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Obamacare: Separating Truth from Fiction – Here’s What You Need to Know

Daily Ticker

Starting today individuals can sign up for health care insurance by way of the exchanges created under the Affordable Care Act. So far seventeen states and the District of Columbia have set up their own exchanges, also known as insurance marketplaces; the rest will use either the federal health insurance exchange or run a joint state-federal exchange to provide coverage.

Related: Gullible Americans Fuel Obamacare's Bad Rap

It's been a bumpy ride so far, given the complexity of the effort and the politics surrounding it. Many Republican Congressional members are hell-bent on defunding Obamacare even though it's law and the Supreme Court reaffirmed its constitutionality. They won't agree to continue funding the government unless Obamacare is defunded or delayed by a year. And Democrats -- in Congress and the White House -- are firmly committed to just the opposite: implementing Obamacare.

That leaves us where we are today: a government that is partially shut down and lots of confusion about coverage under the ACA.

Lori Robertson, managing director of Factcheck.org, spoke with The Daily Ticker's Aaron Task, about some of the major misrepresentations surrounding Obamacare, as you'll see in the video above. We'll try to help set the record straight so read on:

Related: Obamacare Could Mean Steep Rate Hikes in These Four States

Myth #1: Health Care Premiums are Rising.

Robertson says whether health care premiums are rising or falling for individuals depends on their particular situation. "Whether your new plan on the exchanges...is going to be more or less what you're paying now really depends on you," says Robertson. "If you have a health condition you may see a decrease. If you don't, you may see an increase."

Related: Obamacare Could Mean Lower Rates in These Three States

You health insurance premium will also depend where you buy your insurance--including the state and locality--your age and your income. (At certain income levels, participants in so-called "silver" plans--the second cheapest--can qualify for government subsidies, which would reduce costs.)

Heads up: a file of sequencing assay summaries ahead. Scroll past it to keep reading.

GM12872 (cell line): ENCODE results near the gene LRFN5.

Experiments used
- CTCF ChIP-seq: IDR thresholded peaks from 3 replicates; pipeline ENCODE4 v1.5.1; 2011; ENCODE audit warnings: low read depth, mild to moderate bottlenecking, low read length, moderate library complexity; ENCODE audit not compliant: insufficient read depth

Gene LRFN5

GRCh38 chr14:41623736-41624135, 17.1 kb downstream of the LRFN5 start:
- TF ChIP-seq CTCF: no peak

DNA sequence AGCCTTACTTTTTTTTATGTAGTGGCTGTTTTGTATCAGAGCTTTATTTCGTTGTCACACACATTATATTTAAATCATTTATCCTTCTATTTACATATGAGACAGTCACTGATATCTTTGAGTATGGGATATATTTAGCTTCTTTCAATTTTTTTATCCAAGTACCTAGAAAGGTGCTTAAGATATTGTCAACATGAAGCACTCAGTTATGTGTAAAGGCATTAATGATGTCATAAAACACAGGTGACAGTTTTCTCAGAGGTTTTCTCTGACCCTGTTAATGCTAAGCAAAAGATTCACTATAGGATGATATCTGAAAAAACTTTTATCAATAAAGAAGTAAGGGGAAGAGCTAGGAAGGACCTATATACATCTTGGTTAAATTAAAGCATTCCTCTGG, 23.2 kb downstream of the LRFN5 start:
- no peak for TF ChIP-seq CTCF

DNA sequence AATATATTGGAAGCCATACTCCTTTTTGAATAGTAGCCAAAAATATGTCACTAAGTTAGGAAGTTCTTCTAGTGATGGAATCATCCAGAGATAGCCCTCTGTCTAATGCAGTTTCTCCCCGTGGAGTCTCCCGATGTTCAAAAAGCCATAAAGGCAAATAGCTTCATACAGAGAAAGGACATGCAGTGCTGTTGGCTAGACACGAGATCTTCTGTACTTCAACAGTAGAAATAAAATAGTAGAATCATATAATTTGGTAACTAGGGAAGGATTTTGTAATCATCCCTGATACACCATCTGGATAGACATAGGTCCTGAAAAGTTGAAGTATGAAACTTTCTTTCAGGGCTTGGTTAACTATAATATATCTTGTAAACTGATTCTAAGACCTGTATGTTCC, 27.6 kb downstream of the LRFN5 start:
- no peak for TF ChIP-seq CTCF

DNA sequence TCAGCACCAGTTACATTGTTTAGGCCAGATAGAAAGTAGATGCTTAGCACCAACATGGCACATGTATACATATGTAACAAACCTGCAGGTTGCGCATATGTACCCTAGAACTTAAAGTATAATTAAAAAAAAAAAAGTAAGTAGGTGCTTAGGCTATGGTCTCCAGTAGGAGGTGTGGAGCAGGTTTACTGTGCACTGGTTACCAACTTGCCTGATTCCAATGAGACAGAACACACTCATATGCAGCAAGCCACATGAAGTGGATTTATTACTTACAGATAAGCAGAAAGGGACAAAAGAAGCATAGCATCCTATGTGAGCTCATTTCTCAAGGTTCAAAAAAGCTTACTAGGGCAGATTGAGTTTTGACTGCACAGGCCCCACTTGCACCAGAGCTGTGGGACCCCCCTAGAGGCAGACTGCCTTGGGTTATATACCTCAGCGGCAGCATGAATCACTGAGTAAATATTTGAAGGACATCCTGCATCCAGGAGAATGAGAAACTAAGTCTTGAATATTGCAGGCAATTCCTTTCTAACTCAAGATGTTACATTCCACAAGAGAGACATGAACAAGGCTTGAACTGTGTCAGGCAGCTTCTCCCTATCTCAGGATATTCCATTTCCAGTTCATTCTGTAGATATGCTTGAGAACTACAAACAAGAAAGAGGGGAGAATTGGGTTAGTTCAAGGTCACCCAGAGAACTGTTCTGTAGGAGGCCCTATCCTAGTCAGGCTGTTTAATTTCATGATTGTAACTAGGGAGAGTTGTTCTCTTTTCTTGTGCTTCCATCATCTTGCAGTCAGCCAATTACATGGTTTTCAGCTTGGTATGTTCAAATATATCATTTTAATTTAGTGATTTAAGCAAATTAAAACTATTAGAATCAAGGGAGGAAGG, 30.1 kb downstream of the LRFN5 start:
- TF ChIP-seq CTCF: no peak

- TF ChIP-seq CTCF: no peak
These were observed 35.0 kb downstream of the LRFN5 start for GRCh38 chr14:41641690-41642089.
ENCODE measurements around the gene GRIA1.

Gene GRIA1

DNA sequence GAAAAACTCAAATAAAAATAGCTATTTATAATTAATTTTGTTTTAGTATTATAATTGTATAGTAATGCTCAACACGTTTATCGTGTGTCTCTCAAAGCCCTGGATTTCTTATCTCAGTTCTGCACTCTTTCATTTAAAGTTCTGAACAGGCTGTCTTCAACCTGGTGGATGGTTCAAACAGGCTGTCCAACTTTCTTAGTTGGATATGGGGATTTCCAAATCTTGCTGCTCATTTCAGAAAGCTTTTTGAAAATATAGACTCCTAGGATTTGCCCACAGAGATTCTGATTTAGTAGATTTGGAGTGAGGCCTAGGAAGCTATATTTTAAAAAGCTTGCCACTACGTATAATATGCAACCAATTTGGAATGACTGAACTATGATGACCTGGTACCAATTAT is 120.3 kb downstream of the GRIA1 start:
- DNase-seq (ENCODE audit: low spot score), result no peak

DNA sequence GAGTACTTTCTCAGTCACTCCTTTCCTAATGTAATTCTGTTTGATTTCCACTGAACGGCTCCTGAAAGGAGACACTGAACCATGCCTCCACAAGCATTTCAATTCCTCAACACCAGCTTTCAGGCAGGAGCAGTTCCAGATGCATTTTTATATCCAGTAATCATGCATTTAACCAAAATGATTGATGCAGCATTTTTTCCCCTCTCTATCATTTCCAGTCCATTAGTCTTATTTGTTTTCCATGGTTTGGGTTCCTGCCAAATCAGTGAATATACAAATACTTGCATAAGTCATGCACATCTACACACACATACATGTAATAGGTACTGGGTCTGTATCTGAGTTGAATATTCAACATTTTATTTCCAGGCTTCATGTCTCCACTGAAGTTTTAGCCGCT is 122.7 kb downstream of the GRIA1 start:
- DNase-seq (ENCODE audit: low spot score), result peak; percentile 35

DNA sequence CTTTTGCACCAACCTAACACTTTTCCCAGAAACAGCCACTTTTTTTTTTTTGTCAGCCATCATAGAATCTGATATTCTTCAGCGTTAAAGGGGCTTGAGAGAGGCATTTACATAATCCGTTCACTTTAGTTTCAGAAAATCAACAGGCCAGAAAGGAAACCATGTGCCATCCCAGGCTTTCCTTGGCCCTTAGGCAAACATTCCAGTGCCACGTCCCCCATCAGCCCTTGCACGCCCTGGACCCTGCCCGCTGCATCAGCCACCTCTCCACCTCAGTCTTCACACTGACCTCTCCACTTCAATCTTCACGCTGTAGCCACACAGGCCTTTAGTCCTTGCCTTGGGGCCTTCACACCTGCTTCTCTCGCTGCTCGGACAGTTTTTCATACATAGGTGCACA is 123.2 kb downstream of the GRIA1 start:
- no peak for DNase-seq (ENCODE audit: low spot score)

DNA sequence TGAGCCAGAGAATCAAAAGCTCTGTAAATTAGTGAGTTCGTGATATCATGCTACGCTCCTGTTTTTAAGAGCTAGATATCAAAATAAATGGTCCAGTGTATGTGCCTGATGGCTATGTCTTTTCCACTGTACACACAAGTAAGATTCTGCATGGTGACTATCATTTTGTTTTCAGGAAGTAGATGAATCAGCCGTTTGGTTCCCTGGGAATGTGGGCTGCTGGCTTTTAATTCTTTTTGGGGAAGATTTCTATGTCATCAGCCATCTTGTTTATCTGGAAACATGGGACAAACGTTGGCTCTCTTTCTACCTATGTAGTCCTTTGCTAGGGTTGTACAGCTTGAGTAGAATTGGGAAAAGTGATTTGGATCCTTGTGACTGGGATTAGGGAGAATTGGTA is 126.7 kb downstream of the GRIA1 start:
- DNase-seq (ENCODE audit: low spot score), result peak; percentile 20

Myth #2: Obamacare is Killing Jobs.

Robertson says there's little evidence that Obamacare is a job killer. "The CBO has estimated it will have a small impact on jobs and ...mainly from workers choosing to work less," says Robertson. She explains that some people may reduce their working hours because they no longer need a second or third job to pay insurance premiums, while others may choose to retire early knowing they can't be denied coverage due to pre-existing conditions.

Myth #3: You Can't Choose Your Own Doctor Under Obamacare.

Not true, says Robertson. "There's nothing in the law that's going to pick your doctor for you," says Robertson. But she notes that "some exchanges may have a small provider network," so if you choose such a plan you may have to choose a new doctor.

Myth #4: The Increase in Health Care Spending is Slowing Because of Obamacare.

Another misconception, says Robertson: "Experts have said that the overwhelming reason" for the slower rise in health care costs is "the down economy." She cites a Kaiser Family Foundation report that found that 77% of this deceleration is due to the economy.

Myth #5: Congress is Exempt from Obamacare.

Not true, says Robertson. "Congress is not exempt from the law...The law says that Congress and its staffers have to get their coverage through the exchanges that are being set up." But, Robertson says, the federal government can help pay for the premiums of that coverage, just as it does now under the Federal Employee Health Benefits program for Congress and staffers.

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